As I started to watch, I was trying to determine whether Warm Bodies is actively making a mockery of books/films like Twilight, or if it is a happy coincidence. It didn’t take me long to realise it was definitely the latter, as although there are no distinct jabs (at least I don’t think there was… I haven’t read or seen Twilight so I can’t be sure), the whole tone of the movie is reminiscent of a parody without ever crossing that line. Also there is one scene in particular where R is matched up against a picture of a traditional-looking zombie, and the differences are compared.
As a blend of the zombie and rom-com genres, it does allow for guys and girls to watch it together without either side being too repulsed, but saying that, neither side will be particularly thrilled either. The people who would probably get the most out of the plot would be those that are analysing it for an English or film-review class, as there is a lot to delve into here.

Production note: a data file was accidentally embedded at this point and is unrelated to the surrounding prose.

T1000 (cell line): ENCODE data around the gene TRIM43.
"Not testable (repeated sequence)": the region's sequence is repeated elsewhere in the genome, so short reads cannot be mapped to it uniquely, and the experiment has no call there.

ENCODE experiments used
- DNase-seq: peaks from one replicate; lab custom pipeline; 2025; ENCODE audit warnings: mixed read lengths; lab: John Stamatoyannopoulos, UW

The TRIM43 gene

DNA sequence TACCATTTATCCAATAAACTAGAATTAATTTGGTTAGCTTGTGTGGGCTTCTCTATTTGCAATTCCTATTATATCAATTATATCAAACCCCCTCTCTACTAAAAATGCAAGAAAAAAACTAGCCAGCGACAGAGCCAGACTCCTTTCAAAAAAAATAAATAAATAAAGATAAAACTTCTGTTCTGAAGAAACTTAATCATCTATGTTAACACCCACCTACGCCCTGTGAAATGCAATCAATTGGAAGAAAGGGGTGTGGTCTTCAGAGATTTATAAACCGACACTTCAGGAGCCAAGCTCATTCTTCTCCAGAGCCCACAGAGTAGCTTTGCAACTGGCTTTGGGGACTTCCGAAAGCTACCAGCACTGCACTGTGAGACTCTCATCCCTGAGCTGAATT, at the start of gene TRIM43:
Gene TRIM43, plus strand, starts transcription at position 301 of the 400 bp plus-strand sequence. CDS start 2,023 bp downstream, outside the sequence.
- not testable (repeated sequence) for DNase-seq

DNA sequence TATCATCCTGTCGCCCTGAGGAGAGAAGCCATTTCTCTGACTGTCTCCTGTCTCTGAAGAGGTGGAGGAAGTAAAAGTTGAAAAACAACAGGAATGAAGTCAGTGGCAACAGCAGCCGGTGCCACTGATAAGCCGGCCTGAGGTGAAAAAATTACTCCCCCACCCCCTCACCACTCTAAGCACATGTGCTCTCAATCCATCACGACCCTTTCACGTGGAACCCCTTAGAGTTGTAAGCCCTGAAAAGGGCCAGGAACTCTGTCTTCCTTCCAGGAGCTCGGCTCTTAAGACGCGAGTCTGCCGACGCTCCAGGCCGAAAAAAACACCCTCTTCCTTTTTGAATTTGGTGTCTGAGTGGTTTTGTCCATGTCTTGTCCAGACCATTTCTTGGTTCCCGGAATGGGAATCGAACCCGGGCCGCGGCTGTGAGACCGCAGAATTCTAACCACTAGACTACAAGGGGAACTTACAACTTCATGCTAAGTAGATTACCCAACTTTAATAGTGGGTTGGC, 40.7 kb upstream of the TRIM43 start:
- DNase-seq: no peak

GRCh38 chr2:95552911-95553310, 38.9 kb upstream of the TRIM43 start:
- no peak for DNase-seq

It is difficult to make a post-apocalyptic movie setting look fresh and unique, and while Warm Bodies doesn’t quite go that far, it does accomplish a lot with the standard crumbling buildings and shanty towns. Most of this is accomplished by the fact that a good portion of the movie is set in an airport, which is not usually an area visited in most post-apocalyptic film/video games.